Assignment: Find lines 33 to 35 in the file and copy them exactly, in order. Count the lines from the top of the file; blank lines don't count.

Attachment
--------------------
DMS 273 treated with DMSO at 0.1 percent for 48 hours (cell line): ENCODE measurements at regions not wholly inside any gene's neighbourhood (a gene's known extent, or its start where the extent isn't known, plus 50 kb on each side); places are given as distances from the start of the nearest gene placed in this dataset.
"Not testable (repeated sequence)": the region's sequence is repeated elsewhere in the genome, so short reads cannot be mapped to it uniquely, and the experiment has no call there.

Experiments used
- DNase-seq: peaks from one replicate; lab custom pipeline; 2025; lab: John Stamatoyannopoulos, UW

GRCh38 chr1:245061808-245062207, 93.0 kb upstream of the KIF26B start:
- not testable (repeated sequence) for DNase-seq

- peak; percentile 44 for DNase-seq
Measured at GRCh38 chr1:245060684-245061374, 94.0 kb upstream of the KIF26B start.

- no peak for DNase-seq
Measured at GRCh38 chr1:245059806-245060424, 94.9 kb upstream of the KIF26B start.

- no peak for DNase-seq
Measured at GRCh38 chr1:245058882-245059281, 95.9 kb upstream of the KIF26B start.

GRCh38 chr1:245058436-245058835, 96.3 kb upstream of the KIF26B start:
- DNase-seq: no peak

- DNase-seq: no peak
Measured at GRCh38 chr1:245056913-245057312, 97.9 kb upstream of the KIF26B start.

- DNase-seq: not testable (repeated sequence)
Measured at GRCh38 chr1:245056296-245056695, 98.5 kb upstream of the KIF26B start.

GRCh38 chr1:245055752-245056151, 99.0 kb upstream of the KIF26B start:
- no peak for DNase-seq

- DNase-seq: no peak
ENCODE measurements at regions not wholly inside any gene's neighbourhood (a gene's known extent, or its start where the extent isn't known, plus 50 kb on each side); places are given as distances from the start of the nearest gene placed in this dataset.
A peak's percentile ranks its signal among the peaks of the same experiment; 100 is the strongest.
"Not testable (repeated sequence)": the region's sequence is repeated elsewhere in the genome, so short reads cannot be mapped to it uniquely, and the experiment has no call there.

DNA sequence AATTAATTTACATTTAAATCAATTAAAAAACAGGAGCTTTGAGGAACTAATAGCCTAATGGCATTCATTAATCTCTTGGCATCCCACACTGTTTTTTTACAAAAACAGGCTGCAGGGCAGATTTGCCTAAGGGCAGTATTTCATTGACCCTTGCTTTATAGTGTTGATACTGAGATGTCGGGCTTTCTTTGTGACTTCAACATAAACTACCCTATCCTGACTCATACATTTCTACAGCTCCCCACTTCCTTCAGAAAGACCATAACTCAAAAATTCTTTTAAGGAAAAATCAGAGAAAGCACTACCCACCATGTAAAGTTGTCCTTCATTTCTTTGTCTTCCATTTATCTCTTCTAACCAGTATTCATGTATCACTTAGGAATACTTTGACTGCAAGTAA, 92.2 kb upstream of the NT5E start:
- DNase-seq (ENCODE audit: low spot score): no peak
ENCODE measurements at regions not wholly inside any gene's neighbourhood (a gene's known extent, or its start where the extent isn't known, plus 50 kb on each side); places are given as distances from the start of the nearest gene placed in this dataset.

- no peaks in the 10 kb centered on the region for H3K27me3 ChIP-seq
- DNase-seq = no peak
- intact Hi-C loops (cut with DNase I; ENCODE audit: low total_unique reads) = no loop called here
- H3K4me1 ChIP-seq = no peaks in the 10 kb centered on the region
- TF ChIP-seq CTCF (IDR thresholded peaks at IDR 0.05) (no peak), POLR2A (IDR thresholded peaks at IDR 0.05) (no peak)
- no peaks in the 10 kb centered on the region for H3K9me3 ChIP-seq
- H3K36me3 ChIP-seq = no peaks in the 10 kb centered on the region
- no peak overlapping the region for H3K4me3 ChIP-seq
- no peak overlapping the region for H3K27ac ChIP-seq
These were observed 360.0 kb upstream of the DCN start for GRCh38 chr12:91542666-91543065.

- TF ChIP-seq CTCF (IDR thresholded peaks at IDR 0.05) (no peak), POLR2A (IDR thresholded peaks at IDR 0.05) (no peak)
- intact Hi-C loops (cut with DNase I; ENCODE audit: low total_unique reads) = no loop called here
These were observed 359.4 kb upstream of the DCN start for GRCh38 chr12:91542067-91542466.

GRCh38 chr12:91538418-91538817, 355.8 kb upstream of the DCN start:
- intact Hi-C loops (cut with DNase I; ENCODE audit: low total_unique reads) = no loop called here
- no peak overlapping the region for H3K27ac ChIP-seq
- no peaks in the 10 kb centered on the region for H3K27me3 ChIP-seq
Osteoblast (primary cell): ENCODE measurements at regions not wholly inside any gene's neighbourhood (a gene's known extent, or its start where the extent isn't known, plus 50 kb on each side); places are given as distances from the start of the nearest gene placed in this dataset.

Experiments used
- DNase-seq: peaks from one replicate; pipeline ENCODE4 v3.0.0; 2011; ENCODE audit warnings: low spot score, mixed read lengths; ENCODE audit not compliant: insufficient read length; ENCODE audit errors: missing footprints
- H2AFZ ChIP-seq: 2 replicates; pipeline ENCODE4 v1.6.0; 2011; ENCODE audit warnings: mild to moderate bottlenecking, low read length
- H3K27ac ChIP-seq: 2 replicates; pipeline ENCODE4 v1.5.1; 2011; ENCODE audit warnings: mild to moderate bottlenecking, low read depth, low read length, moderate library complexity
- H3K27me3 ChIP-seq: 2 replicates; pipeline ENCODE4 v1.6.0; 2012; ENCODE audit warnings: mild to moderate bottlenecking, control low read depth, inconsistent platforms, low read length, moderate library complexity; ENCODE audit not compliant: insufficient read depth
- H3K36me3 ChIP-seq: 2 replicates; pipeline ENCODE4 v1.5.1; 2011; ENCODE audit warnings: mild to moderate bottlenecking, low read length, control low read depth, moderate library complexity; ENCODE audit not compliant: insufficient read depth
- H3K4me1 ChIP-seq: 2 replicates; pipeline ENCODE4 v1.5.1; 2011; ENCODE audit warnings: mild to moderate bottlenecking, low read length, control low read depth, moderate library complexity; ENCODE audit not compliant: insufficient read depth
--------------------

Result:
- no peaks in the 10 kb centered on the region for H3K9me3 ChIP-seq
- H3K36me3 ChIP-seq = no peaks in the 10 kb centered on the region
- no peak overlapping the region for H3K4me3 ChIP-seq